$20trn investor group calls for financial incentives to invest in low carbon assets, ahead of Durban

Long-term policy and clear carbon reduction targets outlined in statement.

A group of 285 major institutional investors with combined assets of $20trn (€14.6trn) have stepped up their call for governments and policy makers to take “new and meaningful steps” to fight climate change ahead of next month’s UN summit in Durban.

Noting that current investments in low-carbon technology is falling far short of the estimated $500bn needed annually, the group says private investment will only flow if it is supported by “clear, credible and long-term policy frameworks that incentivize investments in low-carbon technologies rather than continuing to favour carbon-intensive energy sources”.

The statement has been sent to the G20 and other governments ahead of the UN Framework Convention on Climate Change (UNFCCC) summit in Durban that starts on November 28. It outlines the “investment-grade climate and energy policy” necessary to attract large scale investment in solutions to climate change.

A key point, the investors say, is policy duration: “Investors – in particular, those making large investments in areas such as infrastructure and power generation – need long-term policy certainty. If policy instruments have a short time horizon or there is the likelihood that future governments will significantly change the policy framework, investors will tend to invest elsewhere.”In addition, the investors say clearly defined, short-, medium- and long-term greenhouse gas emission reduction targets with comprehensive and enforceable legal mechanisms are needed. To encourage investment, lasting financial incentives that shift the risk-reward balance in favor of low-carbon assets should also be initiated.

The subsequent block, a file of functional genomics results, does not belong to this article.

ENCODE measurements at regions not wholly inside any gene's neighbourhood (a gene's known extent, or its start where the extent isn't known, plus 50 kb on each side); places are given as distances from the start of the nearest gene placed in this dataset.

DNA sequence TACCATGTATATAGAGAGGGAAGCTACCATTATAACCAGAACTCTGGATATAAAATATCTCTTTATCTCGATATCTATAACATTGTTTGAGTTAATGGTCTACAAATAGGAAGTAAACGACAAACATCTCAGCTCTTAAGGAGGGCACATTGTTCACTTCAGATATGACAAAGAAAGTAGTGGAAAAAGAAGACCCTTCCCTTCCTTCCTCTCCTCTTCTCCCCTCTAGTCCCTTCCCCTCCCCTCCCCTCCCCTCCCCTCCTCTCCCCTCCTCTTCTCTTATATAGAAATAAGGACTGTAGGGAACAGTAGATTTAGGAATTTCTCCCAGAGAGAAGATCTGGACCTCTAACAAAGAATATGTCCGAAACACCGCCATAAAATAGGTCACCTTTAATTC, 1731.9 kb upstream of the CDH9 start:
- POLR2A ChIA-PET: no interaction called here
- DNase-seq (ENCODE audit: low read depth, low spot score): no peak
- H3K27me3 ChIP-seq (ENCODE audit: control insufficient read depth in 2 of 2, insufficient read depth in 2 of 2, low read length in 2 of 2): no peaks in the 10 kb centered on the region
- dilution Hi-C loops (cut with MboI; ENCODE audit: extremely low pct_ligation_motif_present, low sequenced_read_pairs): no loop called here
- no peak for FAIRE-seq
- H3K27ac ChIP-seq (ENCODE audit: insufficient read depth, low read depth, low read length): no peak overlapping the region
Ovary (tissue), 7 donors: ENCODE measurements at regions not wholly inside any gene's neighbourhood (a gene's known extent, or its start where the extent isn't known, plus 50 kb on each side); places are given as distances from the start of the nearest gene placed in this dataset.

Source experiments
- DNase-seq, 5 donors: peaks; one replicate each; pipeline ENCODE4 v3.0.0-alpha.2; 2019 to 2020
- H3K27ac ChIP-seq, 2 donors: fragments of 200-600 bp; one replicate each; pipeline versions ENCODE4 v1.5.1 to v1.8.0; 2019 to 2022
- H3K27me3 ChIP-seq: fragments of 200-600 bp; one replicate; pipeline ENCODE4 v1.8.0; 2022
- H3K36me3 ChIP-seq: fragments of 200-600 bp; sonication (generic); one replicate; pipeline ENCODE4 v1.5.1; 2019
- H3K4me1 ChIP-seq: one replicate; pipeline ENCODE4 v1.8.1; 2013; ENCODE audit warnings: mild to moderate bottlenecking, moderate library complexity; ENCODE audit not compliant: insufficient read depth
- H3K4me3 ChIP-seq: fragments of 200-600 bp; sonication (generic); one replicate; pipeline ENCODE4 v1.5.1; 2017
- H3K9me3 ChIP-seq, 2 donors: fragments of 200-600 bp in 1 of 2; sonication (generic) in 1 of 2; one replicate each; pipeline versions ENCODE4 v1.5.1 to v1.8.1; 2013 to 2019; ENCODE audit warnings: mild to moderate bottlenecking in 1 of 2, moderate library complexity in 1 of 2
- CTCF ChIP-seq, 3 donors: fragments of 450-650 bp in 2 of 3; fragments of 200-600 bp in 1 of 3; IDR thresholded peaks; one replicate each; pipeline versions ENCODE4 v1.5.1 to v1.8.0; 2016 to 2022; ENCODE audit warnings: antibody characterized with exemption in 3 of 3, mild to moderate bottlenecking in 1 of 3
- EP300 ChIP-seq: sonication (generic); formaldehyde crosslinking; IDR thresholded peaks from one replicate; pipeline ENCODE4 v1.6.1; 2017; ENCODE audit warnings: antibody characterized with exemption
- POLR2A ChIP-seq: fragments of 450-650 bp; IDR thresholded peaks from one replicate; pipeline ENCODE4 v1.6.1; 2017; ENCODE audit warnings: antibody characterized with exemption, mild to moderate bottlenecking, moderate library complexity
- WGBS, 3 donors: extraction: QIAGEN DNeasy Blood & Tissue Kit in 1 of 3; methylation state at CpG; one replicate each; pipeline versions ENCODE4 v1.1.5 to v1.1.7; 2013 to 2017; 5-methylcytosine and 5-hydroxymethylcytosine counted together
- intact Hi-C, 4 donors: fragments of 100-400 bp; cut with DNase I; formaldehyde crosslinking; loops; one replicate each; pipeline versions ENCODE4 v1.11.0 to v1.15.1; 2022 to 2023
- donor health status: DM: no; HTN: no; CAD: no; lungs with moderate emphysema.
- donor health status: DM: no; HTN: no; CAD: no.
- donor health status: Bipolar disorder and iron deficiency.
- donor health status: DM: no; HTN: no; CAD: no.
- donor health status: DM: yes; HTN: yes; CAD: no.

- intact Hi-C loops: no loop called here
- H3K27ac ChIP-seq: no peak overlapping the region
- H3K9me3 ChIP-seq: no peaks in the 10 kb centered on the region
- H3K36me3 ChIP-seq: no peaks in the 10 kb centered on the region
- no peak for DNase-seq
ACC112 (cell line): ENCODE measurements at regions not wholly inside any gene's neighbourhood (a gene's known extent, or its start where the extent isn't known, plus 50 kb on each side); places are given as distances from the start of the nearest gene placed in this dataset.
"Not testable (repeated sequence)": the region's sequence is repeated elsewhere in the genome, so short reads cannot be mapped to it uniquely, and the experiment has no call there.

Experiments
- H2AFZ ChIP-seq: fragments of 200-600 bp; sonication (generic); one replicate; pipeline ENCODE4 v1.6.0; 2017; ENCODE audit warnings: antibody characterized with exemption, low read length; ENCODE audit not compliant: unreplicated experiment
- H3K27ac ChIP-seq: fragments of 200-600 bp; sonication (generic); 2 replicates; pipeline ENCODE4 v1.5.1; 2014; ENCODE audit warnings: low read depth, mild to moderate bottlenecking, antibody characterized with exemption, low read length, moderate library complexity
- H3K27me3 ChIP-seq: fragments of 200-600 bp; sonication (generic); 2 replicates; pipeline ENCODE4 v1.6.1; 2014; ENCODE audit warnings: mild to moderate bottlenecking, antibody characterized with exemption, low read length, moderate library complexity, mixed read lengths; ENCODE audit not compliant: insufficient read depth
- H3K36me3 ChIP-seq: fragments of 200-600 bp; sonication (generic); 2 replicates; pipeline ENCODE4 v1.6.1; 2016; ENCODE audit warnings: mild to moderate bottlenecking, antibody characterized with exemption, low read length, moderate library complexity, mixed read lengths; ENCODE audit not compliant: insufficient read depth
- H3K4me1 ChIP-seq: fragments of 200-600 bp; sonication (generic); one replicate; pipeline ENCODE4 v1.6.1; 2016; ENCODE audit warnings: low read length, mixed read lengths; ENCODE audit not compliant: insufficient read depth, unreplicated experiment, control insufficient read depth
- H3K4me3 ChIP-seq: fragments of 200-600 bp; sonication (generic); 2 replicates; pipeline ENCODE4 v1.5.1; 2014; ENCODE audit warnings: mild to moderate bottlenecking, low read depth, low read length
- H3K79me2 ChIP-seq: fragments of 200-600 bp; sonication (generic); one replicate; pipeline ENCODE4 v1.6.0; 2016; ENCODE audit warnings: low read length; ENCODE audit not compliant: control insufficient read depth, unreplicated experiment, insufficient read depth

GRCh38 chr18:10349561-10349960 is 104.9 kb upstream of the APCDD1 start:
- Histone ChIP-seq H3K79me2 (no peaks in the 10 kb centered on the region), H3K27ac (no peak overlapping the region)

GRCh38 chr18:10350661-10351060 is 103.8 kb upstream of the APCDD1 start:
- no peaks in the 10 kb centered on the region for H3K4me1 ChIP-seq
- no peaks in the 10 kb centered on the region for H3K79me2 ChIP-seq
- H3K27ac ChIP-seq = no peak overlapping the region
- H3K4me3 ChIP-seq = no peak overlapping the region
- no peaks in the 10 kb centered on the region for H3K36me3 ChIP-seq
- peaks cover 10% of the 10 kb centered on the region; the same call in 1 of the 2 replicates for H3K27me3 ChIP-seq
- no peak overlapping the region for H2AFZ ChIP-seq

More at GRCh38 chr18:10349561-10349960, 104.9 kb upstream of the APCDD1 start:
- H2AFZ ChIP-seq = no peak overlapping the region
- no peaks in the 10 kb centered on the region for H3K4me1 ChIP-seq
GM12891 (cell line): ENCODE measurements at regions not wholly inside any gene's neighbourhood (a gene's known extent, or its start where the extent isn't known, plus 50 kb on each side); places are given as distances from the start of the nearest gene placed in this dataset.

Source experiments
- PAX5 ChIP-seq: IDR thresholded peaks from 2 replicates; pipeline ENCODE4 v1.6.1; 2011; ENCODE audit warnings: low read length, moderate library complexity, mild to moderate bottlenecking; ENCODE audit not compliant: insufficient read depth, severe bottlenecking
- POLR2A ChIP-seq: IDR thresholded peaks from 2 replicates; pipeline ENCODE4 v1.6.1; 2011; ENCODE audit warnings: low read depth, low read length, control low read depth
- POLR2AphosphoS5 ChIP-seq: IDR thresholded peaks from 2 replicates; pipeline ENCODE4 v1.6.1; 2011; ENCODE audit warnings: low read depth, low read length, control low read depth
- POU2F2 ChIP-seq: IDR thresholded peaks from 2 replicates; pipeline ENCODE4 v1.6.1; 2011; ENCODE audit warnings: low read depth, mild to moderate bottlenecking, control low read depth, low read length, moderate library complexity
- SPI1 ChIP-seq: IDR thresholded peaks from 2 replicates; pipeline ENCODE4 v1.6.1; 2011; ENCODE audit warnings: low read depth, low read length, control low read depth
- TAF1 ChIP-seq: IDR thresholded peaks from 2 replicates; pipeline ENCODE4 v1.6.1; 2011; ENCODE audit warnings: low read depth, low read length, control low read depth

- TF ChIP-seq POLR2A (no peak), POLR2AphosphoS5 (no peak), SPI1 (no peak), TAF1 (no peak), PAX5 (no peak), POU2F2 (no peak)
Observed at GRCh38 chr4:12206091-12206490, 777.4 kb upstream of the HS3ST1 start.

“Put the right incentives in place” – Christiana Figueres

The statement has been coordinated by a coalition of investor bodies. They include the US-based Investor Network on Climate Risk (INCR), the European Institutional Investors Group on Climate Change (IIGCC) and the Investors Group on Climate Change (IGCC) in Australia and New Zealand. Also involved are the UN Environment Programme Finance Initiative (UNEP FI) and the UN Principles for Responsible Investment.

The number of investors backing the statement has grown from the 150 that signed the groups’ first declaration in 2008, making it the largest ever investor grouping demanding action on climate change.
UNFCCC Executive Secretary Christiana Figueres, said the statement would help to give governments both the confidence and the knowledge to put the right incentives and mechanisms in place.